Review: Toughest People To Love

518i2kyyGhL._SY344_BO1,204,203,200_            The American church has awoken to the need to invest in its leaders. Christian leadership development has become its own cottage industry with accompanying books, conferences, and celebrities. I drank deeply from this movement. I bought the books, took furious notes as I listened to speakers tell me the 3 (or 5 or 7) key principles for my success as a leader. But as I matured and stepped into a pastoral vocation, I began to sense that it wasn’t enough. I needed more than principles or strategies to walk alongside my people in the way of Christ.

Chuck DeGroat’s Toughest People to Love: How to Understand, Lead, and Love the Difficult People in Your Life is a different kind of leadership book. At its core, DeGroat is wrestling with how to follow the greatest commandments – love God and love neighbor – when it isn’t easy, which is most of the time. Toughest People to Love dances between psychology, spiritual theology, and soulful leadership in its attempt to show a way to be a Christian in a position of leadership. Theologically, DeGroat’s vision is rooted in Creation and Redemption as a restoration of Creation. We are all created in the image of God, meant for intimate relationship with God and each other. Sin has shattered (but not obliterated) this image. Both by birth and choice, we continue to live into these fragmented and false versions of ourselves, which God is working to restore in Christ.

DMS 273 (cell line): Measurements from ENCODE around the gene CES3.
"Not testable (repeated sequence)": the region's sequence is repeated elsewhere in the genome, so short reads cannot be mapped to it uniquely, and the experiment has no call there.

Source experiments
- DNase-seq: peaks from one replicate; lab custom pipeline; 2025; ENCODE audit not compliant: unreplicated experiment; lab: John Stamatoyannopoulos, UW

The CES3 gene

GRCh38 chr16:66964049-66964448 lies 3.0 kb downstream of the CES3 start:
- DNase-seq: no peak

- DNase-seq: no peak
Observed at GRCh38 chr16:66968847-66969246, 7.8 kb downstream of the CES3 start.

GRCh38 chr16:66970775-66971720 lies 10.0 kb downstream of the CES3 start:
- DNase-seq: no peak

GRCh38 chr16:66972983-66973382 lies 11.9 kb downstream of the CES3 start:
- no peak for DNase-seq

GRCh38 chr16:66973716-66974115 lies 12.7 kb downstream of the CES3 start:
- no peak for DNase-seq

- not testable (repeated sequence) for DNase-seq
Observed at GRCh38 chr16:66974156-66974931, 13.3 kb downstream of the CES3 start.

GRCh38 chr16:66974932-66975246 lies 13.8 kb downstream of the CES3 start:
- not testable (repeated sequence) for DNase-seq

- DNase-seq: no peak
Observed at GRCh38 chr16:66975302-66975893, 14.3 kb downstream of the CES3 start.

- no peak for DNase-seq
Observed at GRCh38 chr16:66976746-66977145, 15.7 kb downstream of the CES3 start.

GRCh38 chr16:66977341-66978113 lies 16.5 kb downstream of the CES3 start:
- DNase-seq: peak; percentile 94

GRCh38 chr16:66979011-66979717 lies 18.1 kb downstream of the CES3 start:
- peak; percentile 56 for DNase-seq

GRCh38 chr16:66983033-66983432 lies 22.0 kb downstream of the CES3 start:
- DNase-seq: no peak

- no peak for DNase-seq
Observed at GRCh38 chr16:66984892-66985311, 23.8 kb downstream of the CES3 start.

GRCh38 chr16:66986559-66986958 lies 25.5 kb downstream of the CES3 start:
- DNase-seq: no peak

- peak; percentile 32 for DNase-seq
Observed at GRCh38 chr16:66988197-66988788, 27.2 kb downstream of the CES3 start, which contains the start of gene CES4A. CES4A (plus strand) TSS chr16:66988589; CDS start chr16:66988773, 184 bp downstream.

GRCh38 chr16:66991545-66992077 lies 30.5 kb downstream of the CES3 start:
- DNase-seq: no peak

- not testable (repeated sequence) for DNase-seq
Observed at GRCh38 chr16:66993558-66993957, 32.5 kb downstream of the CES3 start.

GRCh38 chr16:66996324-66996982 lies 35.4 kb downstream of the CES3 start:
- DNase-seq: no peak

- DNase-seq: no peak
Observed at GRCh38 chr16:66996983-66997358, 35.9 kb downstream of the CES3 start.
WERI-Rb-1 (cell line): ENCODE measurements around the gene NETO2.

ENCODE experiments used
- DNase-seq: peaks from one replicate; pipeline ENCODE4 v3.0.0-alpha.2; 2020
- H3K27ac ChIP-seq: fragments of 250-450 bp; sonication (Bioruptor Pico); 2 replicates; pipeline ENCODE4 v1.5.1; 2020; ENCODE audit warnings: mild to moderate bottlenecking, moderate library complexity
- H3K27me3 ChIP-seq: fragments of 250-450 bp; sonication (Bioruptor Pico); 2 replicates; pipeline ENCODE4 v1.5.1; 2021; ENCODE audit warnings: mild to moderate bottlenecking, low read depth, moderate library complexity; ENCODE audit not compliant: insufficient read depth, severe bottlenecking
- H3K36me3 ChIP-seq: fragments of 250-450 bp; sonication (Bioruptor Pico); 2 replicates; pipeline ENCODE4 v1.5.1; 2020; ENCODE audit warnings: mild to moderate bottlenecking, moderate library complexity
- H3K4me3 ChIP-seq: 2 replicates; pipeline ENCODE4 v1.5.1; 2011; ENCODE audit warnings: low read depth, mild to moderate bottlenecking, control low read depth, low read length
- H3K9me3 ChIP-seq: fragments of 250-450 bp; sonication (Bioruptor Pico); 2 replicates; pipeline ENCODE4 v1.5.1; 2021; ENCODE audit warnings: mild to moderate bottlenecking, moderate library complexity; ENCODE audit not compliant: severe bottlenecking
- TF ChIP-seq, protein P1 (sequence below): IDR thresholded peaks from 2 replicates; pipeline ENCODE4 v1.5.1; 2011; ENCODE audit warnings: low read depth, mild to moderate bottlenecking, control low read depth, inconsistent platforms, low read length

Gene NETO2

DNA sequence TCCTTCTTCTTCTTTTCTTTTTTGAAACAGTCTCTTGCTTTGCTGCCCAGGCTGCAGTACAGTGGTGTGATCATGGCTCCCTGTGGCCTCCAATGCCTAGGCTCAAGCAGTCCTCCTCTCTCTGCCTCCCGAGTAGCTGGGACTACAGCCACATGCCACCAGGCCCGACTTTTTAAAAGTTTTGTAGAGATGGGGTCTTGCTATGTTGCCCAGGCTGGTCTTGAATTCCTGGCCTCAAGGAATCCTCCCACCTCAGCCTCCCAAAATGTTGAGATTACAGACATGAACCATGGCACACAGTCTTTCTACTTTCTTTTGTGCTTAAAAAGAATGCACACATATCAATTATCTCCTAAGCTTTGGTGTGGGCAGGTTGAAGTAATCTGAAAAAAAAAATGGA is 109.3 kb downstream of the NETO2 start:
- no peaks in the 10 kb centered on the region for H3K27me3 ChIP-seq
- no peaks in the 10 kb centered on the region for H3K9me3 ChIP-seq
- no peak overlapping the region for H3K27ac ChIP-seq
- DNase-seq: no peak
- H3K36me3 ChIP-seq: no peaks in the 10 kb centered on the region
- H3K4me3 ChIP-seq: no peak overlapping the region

The book is divided into two major sections – dealing with difficult people and dealing with ourselves. Chuck offers practical wisdom for walking with people with addictions, personality disorders, and the generally foolish people we live, work, and worship with. However, the heart of the book lies in how we deal with ourselves – engaging our darkness and living toward wholeness.

Through his engagement with theologians and mystics, DeGroat manages to provide a vision for leadership that engages the soul without being self-centered. He is able to maintain this balance because of larger theology. We were created for wholeness and intimacy. Avoiding our own dark places as leaders not only cuts off the healing we need for our own mission, but can seriously damage our ability to lead others into this life. He encourages the Christian leader to look intently in the mirror and invite God to work deeply in our lives.

Does Toughest People to Love say everything I want it to? Not exactly. There are times I wanted more systematic clarity on points of theology, but it is not that kind of book. Instead of a theological treatise, it is a spiritual invitation to loving our God with our whole heart and our neighbors as ourselves. And it is an invitation well worth reading.

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